These tips from Signia hearing aids can help you become a more observant and even safer driver than the average hearing person on the road.

Hearing Loss Doesn't Make You a Bad Driver

Driving represents freedom and enjoyment to many. However, when you have hearing loss (regardless of age) you’re likely to experience others’ misconceptions about your ability to drive. If you are hard of hearing, these tips can help you remain a vigilant, safe driver -- perhaps even safer than the average hearing driver.

Whether you’re a new driver taking friends on a trip to the mall, an experienced driver on the way to work, or an older driver going to visit your kids, there are many precautions you’ll need to take to ensure your safety and that of others on the road. If you have hearing loss, regardless of age, you’re likely to experience others’ misconceptions about your ability to drive. According to a Swedish study on driving with hearing loss, people with diminished hearing tend to drive more carefully than those with regular hearing. In fact, forward-thinking businesses are encouraging hard of hearing drivers to join their teams by offering reasonable accommodations, demonstrating their confidence that hearing loss is no barrier to safe driving.

If you are hard of hearing, these tips can help you become more observant, and thus perhaps an even safer driver than the average hearing person.

Multitasking is a no-go

We tend to do everything at once these days, even while driving. Touching up your hair or eating breakfast while behind the wheel is dangerous regardless of hearing ability. It’s important to keep your eyes on the road and focus on driving, so you remain alert and ready to react to any sudden changes in road conditions or actions taken by other drivers. And definitely avoid additional distractions like texting while driving — not only is it dangerous it is also illegal in many states.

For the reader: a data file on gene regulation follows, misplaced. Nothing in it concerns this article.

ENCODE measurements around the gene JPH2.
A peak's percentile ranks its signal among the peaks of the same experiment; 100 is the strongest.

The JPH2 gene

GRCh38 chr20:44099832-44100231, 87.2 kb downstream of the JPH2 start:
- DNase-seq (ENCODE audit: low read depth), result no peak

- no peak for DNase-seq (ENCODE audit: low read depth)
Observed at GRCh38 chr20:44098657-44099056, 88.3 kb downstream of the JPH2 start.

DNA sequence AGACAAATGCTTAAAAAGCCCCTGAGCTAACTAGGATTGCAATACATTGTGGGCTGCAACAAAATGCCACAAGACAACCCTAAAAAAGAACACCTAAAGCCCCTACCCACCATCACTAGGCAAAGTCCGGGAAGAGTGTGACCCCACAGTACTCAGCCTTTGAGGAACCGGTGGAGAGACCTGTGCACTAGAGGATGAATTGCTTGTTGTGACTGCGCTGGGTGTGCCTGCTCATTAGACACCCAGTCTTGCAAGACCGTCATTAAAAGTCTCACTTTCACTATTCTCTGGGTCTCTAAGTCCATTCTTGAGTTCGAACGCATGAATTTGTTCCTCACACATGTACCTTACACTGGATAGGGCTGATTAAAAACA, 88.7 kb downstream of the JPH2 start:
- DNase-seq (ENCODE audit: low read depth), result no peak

Visual cues are your friends

If you have hearing loss, you likely rely more heavily on your vision to navigate safely. Paying close attention to visual cues like road signs and traffic lights can make driving easier. Hearing loss can make it difficult to identify the distance between moving vehicles by sound alone, so frequent checks using your side and rear-view mirrors can improve safety on the road.

Keep excess noise to a minimum

Blasting loud music in a car is dangerous for your ears and your concentration. When you already have hearing loss noise distraction makes it even harder to catch external alerts like honking horns or ambulance sirens. You may also want to keep your windows rolled up to avoid excessive wind noise while driving at higher rates of speed (e.g., on the highway).

Check your ears, and your hearing aids

We recommend regular checkups for your ears and your hearing aids, so your hearing care professional can ensure that everything is fine-tuned and in the best possible working order. Many modern hearing aids are highly advanced with wireless and Bluetooth® capabilities that provide many hands-free options, which can be essential to drivers with hearing loss.

Hearing loss alone doesn’t make you a high-risk driver, so long as you proceed using reasonable caution and good common sense.